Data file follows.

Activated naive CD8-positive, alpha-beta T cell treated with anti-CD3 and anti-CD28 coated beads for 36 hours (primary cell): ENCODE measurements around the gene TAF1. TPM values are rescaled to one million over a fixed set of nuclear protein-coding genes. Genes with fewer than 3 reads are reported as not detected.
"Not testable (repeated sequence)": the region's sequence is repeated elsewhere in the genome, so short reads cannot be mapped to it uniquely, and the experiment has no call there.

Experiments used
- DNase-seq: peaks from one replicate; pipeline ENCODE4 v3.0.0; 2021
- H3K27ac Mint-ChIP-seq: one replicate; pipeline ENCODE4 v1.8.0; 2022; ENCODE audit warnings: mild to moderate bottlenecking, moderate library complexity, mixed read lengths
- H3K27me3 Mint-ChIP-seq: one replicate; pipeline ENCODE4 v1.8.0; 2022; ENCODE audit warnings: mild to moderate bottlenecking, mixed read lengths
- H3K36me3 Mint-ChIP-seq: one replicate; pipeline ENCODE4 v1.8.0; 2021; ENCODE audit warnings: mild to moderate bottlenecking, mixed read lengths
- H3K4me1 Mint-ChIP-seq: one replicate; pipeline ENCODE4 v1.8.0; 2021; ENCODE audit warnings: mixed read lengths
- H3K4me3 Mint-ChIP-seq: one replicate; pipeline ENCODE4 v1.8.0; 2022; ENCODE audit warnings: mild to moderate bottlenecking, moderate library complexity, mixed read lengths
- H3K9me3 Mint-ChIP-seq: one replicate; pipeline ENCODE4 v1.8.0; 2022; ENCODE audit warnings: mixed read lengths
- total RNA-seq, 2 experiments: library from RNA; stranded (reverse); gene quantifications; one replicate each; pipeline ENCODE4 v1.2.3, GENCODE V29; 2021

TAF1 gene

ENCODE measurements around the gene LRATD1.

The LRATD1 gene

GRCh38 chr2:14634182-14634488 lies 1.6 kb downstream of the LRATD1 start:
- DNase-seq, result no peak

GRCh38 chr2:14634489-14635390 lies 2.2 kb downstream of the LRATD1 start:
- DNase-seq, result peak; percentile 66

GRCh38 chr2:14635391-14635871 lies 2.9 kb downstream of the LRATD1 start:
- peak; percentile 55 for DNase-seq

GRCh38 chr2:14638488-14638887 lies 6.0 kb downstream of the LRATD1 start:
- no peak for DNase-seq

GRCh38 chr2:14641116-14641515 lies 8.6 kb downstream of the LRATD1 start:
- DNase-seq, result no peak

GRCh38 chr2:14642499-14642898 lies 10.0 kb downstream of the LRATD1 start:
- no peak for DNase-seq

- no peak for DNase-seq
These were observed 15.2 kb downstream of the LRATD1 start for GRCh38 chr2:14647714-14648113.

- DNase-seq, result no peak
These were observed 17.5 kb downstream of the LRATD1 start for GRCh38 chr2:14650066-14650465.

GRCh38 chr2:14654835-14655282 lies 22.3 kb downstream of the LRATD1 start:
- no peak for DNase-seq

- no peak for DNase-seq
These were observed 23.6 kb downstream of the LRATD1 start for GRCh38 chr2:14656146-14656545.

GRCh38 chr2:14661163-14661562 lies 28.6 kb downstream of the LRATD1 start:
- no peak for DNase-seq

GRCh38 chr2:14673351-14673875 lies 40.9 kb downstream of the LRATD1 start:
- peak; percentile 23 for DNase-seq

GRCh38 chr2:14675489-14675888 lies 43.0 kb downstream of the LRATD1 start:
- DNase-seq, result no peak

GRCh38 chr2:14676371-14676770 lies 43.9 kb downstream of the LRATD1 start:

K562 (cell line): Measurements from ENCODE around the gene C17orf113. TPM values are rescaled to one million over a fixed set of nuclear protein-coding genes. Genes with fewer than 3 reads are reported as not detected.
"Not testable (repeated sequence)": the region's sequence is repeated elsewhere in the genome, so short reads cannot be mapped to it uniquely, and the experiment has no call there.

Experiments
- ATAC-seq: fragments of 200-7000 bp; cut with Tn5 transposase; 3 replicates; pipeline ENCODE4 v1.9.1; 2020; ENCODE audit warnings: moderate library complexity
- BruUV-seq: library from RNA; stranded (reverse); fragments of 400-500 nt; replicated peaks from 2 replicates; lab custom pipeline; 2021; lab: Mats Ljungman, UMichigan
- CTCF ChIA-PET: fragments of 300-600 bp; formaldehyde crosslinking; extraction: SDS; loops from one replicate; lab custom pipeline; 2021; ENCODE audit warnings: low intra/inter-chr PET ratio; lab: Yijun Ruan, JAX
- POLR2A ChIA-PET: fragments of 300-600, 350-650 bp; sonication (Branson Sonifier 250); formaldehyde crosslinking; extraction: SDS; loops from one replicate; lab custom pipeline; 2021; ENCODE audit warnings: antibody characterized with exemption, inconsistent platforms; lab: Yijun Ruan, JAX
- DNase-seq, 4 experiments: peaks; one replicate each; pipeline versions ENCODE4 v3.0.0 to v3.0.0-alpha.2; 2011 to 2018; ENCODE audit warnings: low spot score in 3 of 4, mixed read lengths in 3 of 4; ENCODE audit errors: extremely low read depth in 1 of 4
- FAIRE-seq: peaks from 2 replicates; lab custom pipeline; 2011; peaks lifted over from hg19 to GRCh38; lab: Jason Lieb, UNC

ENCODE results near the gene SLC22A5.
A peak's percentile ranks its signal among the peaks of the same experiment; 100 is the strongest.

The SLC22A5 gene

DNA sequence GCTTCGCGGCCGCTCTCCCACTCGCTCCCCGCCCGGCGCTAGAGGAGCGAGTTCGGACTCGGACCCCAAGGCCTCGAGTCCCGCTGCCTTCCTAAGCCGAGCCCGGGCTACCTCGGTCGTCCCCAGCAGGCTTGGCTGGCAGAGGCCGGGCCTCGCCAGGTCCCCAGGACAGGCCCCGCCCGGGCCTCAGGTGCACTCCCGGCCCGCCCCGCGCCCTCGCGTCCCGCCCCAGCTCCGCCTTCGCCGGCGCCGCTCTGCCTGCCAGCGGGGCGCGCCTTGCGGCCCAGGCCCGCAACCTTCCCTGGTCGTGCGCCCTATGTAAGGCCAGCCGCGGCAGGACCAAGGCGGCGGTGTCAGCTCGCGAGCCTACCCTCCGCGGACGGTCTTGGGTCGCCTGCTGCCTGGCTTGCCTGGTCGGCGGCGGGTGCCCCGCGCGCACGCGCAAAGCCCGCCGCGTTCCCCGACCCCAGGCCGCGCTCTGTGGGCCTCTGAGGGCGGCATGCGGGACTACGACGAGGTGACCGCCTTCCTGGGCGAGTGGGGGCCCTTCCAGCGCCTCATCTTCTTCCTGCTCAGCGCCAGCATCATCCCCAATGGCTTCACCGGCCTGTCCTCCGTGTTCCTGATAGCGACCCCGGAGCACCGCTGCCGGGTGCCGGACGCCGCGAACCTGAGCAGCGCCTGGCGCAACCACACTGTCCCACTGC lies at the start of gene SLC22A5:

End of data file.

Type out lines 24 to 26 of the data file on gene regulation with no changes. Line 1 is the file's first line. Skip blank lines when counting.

- DNase-seq, result no peak

GRCh38 chr2:14642499-14642898 lies 10.0 kb downstream of the LRATD1 start:
- no peak for DNase-seq